REUTERS | Ilya Naymushin

January 2011 digest: concurrent liability in contract and tort, and economic loss

Robert Louis Stevenson, A Child’s Garden of Verses:

“In winter I get up at night and dress by candle-light. In summer, quite the other way – I have to go to bed by day.”

January nights are some of the longest of the year, its days some of the coldest. It’s a time of year when people look forward to the distant summer and warmer months. We’ve been doing the same, identifying the events to look out for in 2011. Of all of these events, the changes to the Construction Act 1996 may have the greatest impact on construction practitioners. The Bribery Act Act 2010 is also due to come into force this year. Corruption and bribery have already been in the news; it is unlikely to stop there.

If you fancy some candle-lit reading, may we suggest a judgment from Jackson LJ? In one of the most important cases in construction for some time, the Court of Appeal has confirmed that a builder or seller of a building does not, by reason of the contract to construct or complete the building, assume any liability in tort for defects in the building that give rise to purely economic loss.

In adjudication, the courts have been looking at the slip rule, the scope of an adjudicator’s decision and the use of CFA and ATE insurance in adjudication enforcement. Surprisingly, this was all in one case (but two judgments). We also wrote about the meaning of a dispute in adjudication and meetings with the adjudicator.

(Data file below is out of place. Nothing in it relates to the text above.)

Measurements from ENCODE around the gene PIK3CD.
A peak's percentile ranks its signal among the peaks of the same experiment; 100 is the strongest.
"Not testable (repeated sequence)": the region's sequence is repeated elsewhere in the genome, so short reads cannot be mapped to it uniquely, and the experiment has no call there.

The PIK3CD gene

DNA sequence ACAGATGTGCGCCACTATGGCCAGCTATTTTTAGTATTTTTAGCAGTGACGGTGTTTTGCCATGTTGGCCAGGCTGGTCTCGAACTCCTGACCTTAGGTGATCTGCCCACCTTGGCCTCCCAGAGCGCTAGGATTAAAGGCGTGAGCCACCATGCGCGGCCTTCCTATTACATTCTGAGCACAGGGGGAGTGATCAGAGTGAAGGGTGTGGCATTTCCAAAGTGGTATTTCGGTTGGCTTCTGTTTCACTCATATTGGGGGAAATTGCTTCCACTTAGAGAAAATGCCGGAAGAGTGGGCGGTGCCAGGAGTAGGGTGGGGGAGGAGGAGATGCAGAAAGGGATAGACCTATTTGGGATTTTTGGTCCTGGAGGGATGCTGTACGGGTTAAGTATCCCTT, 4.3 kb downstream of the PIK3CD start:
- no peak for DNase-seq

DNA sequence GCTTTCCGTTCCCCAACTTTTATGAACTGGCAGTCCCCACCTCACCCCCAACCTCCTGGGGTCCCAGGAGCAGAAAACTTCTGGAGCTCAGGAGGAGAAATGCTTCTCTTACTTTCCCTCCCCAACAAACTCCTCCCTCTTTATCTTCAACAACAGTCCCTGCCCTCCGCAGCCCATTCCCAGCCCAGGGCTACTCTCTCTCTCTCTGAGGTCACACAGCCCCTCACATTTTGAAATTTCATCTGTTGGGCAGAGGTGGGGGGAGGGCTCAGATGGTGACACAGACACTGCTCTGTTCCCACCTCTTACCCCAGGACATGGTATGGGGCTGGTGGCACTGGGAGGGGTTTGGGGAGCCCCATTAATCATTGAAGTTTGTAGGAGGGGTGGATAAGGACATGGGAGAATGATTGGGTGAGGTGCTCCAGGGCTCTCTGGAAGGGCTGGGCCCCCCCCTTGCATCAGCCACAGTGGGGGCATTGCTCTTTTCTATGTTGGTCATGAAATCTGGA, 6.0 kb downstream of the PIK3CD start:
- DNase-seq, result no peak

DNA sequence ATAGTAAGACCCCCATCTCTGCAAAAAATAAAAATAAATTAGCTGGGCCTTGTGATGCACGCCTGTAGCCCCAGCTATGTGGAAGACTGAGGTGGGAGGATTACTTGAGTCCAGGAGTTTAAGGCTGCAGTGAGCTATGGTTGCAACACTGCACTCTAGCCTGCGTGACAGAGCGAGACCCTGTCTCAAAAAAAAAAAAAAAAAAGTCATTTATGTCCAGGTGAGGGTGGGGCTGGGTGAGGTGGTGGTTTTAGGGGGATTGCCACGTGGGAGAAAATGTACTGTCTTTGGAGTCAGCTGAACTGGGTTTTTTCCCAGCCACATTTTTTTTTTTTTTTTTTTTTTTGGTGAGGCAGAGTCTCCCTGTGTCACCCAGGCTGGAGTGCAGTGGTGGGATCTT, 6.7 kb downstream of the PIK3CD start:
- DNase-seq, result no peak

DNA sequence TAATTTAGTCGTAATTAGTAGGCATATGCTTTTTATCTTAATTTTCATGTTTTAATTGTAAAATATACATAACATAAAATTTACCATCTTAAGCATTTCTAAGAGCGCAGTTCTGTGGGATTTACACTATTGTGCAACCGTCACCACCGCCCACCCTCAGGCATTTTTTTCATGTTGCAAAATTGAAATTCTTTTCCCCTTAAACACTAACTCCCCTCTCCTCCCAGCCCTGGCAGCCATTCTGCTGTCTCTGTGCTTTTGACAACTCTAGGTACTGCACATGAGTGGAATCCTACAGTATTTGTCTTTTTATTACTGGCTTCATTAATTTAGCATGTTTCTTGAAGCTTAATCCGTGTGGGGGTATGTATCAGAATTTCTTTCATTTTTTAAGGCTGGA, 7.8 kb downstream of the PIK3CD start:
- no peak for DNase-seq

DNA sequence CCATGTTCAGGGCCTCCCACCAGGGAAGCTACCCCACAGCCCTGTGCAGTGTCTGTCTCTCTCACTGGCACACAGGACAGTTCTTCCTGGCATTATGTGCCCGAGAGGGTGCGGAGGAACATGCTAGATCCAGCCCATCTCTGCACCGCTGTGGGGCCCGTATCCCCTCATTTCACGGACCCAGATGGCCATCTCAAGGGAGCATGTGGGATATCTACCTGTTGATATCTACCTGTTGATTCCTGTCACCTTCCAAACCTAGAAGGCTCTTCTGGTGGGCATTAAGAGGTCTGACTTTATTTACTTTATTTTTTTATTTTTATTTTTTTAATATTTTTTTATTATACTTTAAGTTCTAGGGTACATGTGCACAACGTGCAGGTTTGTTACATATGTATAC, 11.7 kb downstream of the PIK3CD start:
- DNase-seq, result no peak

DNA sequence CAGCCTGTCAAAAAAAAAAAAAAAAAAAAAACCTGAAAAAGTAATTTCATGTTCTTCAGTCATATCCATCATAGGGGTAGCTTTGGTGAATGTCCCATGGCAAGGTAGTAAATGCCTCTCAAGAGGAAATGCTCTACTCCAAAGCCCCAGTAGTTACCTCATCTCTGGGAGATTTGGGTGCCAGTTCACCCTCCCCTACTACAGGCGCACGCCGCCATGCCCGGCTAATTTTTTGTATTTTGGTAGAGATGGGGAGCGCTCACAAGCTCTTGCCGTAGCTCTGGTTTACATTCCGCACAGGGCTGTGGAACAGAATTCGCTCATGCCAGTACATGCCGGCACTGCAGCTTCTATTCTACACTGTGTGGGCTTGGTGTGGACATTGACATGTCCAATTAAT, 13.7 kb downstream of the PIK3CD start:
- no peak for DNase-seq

Other topics under the spotlight included construction productsdisclosure in arbitration, escrow accounts, Eurocodesexclusion clauses, indemnities and zero carbon.

Finally, there seems to be no let up in the amount of information on public procurement at the moment, with a report on making the supply chain greener, draft guidance on making PFI cheaper, notes on using the accelerated procedure (and a blog post) and transparency in central government, a model waste PFI contract and the court’s view on disclosure and time limits. We also looked at applications to lift the automatic stay.

(PS, just in case you missed it, we also hosted a training webinar, which is now available to download.)

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